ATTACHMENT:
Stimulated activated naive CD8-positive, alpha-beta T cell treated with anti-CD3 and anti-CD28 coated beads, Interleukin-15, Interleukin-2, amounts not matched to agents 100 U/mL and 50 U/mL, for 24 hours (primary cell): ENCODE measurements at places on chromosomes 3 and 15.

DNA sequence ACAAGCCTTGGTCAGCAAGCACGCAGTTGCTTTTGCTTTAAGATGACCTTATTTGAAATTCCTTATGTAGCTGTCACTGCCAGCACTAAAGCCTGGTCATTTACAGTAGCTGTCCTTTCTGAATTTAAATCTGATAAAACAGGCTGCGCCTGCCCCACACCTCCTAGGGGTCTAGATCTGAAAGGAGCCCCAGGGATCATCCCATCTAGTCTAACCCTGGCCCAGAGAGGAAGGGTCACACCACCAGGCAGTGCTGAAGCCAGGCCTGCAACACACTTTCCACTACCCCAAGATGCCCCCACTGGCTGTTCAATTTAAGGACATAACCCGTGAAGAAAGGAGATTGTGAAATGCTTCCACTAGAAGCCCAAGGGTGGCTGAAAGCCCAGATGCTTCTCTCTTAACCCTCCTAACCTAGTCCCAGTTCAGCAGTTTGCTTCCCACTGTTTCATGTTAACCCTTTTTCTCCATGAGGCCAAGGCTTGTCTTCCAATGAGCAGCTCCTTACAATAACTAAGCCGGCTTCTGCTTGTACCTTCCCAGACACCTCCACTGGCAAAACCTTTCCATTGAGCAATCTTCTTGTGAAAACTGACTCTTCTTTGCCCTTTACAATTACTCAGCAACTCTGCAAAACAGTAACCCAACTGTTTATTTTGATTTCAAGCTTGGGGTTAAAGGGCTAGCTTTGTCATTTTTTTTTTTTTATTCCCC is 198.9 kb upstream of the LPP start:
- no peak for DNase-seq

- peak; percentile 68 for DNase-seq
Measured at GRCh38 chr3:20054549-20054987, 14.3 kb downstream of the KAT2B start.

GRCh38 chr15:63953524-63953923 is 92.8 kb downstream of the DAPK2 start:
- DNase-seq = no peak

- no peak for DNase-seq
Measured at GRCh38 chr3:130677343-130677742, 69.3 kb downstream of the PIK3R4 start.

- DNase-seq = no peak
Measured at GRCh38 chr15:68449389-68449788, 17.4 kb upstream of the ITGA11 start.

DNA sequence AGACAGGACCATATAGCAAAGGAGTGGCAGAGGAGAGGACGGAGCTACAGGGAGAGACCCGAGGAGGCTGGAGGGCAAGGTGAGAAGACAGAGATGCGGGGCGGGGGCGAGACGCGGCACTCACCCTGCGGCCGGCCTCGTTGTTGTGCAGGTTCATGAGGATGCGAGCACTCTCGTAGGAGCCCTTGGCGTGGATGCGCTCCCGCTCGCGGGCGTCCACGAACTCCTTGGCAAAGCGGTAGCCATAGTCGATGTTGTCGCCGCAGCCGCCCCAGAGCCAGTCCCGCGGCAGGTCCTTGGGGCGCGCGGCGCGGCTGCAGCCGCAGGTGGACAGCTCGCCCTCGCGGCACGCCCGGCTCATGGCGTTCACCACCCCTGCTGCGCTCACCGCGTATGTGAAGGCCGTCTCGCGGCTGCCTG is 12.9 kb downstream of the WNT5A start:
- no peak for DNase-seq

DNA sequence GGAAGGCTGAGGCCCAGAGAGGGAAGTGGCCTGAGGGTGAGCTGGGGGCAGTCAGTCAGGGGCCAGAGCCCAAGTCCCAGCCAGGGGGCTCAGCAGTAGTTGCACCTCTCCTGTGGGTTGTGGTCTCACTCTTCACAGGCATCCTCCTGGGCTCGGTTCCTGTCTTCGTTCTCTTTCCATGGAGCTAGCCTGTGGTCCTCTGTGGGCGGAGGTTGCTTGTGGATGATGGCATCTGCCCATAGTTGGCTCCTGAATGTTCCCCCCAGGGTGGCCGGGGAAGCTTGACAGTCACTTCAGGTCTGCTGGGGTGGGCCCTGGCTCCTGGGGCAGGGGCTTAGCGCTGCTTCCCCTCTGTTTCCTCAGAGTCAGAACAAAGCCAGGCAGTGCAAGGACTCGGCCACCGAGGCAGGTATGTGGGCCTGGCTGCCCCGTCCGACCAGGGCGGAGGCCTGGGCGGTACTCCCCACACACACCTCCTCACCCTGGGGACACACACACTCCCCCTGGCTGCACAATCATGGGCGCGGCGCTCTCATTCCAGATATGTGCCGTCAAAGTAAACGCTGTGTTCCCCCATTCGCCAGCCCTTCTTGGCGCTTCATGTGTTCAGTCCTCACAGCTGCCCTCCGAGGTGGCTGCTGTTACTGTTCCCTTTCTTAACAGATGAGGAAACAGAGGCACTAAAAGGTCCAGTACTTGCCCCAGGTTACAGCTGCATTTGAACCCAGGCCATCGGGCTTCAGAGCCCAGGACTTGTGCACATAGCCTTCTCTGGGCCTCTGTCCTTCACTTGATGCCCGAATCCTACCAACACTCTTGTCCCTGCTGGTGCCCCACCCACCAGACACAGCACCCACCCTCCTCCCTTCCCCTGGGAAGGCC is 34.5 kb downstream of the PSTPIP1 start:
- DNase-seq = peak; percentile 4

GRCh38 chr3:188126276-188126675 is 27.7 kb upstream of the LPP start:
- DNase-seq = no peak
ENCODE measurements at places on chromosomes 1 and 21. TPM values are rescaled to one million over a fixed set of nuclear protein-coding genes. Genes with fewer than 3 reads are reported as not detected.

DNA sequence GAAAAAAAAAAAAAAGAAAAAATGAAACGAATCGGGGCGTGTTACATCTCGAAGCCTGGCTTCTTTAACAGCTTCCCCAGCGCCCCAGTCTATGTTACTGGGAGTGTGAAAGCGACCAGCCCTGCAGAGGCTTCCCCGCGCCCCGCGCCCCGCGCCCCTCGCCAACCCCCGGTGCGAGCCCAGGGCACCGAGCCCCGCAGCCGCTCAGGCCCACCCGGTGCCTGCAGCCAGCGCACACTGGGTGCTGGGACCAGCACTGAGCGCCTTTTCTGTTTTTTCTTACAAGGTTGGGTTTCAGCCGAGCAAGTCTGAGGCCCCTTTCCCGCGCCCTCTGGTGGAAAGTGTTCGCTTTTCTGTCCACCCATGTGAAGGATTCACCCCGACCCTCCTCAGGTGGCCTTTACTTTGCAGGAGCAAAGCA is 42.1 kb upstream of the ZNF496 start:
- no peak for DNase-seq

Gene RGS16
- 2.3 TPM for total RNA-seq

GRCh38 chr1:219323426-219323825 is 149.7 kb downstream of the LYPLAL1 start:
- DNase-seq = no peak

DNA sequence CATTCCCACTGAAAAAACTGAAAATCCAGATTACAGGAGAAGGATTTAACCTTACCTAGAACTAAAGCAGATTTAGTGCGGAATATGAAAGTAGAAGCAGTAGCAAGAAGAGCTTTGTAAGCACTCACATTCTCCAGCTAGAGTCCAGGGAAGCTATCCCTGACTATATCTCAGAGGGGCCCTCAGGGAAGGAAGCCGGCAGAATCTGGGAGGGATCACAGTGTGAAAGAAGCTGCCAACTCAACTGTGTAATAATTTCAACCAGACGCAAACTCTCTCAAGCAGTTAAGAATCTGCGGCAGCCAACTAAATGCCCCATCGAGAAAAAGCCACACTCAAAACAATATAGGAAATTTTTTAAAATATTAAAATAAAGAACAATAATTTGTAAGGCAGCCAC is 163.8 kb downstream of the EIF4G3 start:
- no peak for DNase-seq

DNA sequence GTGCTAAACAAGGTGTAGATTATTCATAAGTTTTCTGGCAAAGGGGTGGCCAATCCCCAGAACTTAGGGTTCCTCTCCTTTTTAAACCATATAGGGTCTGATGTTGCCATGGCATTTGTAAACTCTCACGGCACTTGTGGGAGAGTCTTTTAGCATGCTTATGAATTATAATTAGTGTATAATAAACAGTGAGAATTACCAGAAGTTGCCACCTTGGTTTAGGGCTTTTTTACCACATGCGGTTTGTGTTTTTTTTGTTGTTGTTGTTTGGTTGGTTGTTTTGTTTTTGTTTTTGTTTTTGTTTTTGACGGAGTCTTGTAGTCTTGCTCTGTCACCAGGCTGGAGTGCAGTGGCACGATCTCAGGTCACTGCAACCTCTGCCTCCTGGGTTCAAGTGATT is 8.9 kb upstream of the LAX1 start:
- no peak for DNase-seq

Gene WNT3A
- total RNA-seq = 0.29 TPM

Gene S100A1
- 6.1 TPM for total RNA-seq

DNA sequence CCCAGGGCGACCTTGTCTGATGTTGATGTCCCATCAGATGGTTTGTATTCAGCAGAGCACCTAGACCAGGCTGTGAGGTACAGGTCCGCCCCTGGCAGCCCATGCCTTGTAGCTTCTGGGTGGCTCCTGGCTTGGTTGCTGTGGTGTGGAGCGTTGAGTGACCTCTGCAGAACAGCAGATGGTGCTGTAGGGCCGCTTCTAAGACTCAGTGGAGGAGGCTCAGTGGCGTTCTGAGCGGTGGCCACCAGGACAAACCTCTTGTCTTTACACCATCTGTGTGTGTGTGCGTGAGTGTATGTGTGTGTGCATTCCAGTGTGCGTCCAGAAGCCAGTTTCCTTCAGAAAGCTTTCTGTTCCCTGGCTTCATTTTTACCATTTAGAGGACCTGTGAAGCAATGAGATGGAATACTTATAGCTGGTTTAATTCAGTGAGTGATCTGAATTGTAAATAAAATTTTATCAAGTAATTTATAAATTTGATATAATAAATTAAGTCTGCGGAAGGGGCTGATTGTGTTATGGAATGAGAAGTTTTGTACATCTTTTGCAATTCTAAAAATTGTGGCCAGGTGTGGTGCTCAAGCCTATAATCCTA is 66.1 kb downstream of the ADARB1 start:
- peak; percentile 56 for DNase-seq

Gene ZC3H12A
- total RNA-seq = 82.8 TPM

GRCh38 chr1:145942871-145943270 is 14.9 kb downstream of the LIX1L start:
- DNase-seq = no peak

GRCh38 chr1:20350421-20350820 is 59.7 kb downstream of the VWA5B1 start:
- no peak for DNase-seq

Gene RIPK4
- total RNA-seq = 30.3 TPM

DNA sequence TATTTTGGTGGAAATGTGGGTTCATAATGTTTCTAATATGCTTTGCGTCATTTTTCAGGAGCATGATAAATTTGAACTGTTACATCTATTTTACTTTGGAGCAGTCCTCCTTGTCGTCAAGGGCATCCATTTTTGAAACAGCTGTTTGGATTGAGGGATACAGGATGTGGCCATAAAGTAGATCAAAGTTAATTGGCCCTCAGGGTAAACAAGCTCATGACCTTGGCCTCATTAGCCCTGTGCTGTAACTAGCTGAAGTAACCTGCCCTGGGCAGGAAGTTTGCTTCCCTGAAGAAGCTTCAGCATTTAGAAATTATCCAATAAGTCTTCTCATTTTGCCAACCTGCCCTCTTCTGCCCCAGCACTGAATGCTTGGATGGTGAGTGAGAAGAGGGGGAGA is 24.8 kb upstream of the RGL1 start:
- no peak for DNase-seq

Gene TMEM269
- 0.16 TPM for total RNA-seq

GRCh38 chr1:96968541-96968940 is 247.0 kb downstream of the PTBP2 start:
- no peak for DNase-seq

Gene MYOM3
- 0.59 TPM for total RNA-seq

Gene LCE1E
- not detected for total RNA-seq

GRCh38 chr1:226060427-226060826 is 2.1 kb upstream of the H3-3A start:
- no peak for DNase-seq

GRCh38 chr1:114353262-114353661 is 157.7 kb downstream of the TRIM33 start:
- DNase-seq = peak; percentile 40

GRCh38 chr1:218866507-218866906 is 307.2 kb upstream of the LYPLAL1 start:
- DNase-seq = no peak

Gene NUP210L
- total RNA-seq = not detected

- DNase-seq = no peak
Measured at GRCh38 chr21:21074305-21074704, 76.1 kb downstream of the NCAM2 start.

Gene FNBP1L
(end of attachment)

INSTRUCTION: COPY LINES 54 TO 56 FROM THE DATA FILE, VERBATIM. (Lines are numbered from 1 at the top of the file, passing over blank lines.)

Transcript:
- no peak for DNase-seq

GRCh38 chr1:114353262-114353661 is 157.7 kb downstream of the TRIM33 start:
- DNase-seq = peak; percentile 40